eBay’s Berlin office. (Photo via eBay) E-commerce heavyweight eBay is suing rival Amazon, alleging that managers at the Seattle tech giant conspired to poach e-commerce sellers through eBay’s own messaging platform. This is the against Amazon in the last year over alleged seller poaching. The previous suit, which was filed in October and has since been moved to arbitration, contained similar allegations. However, the previous lawsuit only named Amazon as a defendant. The new suit names three Amazon managers, accusing them of participating in a scheme to train and encourage dozens of the company’s sales reps to poach eBay sellers. “Amazon managers and others at Amazon directed dozens of Amazon sales representatives in the U.S. and overseas to set up and use eBay member accounts to access eBay’s “M2M” email system to solicit many hundreds of eBay sellers to sell on Amazon’s platform,” according to the new lawsuit, filed Wednesday in the Northern District of California. Amazon declined to comment on the lawsuit. Amazon reps allegedly went to great lengths to skirt eBay policies on the messaging platform, a sign that the tech giant knew what it was doing was wrong, according to the suit. The Defendants and other Amazon managers, as well as the representatives they directed, knew that the scheme was wrong, as evidenced by systematic efforts used to avoid detection. eBay, like many websites, has automated programs designed to detect and prevent unauthorized use of its M2M system. The Defendants and other Amazon managers trained sales representatives about eBay detection techniques and how to avoid them, and Amazon representatives were diligent students, observing that (in the words of one such representative) “eBay monitors their messages pretty well for contact info,” that “eBay doesn’t allow phone numbers in these messages,” and that “ebay will not allow the exchange of email addresses in these messages[.]” Based on training provided by the Defendants and other Amazon managers, the sales representatives used various anti-detection techniques. The representatives changed the presentation of Amazon email addresses, for example: “You can write me at jdoe AT amazon DOT com,” “DoeJohn at Amazon dot com,” and “JDoe at amazon dot com.” 2 They also provided unconventional phone number formats, again, solely for the purpose of evading detection – telling eBay sellers, for example, that “you can write down 2.0.6. – 5.5.5. – 5.5.5.5. and then delete this message if you so choose.” In the lawsuit, eBay accuses the Amazon managers of racketeering, fraud, interfering in contractual relations and more. The suit is asking a federal judge to bar Amazon from poaching eBay sellers and for damages. The situation first came to light last year after an eBay seller came forward to report alleged poaching efforts by Amazon. eBay then to the tech giant, demanding Amazon knock off its alleged seller poaching efforts. At the time, Amazon said in a statement “we are conducting a thorough investigation of these allegations.” Amazon and eBay are both major players in the e-commerce industry. Though the tech giants differ slightly — Amazon directly sells products, while eBay does not — they both run huge marketplace businesses that rely on third-party sellers. eBay CEO Devin Wieng he doesn’t want to compete with Amazon directly, though he acknowledged the companies do often jockey for buyers and sellers on their platform. The e-commerce world is big enough for a number of players, including both Amazon and eBay, and Wenig wants his company to develop its own identity. “I don’t want to compete with Amazon; I want to get as far away from Amazon as I can,” Wenig said last year. “I want us to stand for something fundamentally different. I want eBay to be a winner in discovery-based shopping. I want it to be a place where people think of first for the things they love, not just the things they need.” Here is the full suit: by on Scribd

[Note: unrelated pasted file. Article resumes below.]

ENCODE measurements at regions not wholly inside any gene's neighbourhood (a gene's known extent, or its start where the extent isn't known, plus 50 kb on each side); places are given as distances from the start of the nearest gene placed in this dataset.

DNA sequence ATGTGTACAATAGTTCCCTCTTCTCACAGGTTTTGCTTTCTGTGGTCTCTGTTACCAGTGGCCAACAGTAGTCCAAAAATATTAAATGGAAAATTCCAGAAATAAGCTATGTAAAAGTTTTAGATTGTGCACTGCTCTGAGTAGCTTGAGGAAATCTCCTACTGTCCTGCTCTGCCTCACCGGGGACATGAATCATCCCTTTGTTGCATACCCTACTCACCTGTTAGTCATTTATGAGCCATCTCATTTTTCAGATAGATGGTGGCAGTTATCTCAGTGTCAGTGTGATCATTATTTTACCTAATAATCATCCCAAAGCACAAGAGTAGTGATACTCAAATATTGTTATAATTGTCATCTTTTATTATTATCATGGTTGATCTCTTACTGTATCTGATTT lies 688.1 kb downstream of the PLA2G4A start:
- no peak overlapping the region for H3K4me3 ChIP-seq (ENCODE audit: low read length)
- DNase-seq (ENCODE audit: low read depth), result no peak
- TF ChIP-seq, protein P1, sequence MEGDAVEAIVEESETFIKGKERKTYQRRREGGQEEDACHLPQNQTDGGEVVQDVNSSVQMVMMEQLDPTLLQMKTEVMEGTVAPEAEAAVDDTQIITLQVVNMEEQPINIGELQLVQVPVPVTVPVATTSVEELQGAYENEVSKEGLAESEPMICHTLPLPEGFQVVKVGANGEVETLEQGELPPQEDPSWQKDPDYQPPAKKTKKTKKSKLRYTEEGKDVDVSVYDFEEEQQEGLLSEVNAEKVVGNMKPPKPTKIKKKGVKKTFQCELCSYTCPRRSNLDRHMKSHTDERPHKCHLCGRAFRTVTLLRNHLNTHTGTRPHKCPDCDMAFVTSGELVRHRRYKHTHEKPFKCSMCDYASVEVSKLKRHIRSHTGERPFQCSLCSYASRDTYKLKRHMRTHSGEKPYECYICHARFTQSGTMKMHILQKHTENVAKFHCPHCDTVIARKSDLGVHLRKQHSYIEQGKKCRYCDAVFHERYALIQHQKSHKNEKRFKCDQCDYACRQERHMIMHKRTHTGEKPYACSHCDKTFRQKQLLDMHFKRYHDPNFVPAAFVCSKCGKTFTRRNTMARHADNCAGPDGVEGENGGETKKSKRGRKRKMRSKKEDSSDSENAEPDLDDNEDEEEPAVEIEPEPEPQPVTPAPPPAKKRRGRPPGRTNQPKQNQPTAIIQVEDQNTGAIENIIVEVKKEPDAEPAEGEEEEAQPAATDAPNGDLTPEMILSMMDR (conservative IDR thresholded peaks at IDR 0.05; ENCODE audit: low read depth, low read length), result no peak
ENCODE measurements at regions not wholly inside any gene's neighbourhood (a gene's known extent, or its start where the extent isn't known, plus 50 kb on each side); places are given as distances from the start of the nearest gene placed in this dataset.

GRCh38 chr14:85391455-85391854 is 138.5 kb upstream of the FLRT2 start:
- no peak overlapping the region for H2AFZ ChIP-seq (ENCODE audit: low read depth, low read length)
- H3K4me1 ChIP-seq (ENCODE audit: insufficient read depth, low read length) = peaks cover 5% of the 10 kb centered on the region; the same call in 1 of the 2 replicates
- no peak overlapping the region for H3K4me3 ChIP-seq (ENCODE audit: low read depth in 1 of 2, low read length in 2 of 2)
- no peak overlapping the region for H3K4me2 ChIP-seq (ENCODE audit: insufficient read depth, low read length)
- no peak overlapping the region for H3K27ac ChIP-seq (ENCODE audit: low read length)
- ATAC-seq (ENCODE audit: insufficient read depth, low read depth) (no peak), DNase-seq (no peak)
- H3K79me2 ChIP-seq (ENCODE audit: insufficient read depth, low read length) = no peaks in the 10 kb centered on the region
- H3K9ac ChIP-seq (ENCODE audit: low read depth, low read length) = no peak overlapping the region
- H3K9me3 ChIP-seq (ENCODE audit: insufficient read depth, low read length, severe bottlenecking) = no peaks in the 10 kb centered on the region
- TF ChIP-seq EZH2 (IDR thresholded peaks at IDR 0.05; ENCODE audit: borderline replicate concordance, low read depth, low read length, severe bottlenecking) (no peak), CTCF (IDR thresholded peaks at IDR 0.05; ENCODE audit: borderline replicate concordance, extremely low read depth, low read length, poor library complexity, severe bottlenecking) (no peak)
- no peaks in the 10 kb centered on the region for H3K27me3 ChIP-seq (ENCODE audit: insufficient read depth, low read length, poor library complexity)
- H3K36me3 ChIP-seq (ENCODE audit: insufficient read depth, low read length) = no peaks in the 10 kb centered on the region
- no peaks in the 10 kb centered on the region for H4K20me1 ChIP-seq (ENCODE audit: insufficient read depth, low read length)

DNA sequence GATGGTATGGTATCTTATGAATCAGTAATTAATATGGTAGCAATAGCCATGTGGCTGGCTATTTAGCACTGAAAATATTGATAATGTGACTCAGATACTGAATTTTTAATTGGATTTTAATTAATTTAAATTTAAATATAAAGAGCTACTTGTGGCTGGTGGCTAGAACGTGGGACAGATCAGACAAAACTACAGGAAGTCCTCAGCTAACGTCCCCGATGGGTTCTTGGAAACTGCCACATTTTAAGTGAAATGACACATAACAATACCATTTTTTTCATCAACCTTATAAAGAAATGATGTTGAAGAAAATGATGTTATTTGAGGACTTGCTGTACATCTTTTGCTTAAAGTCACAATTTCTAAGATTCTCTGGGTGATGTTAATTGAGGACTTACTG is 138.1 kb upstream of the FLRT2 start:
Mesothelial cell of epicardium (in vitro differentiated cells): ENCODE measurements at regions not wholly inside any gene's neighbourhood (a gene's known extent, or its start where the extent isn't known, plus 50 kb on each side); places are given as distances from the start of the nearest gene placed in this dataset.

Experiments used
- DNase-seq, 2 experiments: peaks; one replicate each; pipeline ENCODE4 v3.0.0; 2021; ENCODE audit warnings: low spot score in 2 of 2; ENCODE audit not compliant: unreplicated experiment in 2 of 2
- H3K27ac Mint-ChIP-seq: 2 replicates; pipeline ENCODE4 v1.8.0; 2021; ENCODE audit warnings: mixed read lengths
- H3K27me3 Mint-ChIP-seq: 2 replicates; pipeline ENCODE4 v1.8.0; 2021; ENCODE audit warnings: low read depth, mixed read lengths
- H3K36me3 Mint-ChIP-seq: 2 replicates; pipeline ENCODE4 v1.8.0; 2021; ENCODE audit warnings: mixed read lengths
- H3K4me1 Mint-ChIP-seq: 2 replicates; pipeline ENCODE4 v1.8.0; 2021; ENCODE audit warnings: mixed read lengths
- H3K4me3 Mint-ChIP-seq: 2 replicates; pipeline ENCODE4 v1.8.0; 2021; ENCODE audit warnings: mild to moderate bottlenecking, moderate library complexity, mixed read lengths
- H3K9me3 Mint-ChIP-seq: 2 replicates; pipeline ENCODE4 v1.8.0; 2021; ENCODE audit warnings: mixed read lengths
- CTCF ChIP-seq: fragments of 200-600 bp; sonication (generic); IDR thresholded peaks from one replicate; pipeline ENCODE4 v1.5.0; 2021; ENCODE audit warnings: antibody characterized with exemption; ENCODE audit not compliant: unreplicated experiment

eBay accuses Amazon managers of illegal scheme to poach e-commerce sellers in new lawsuit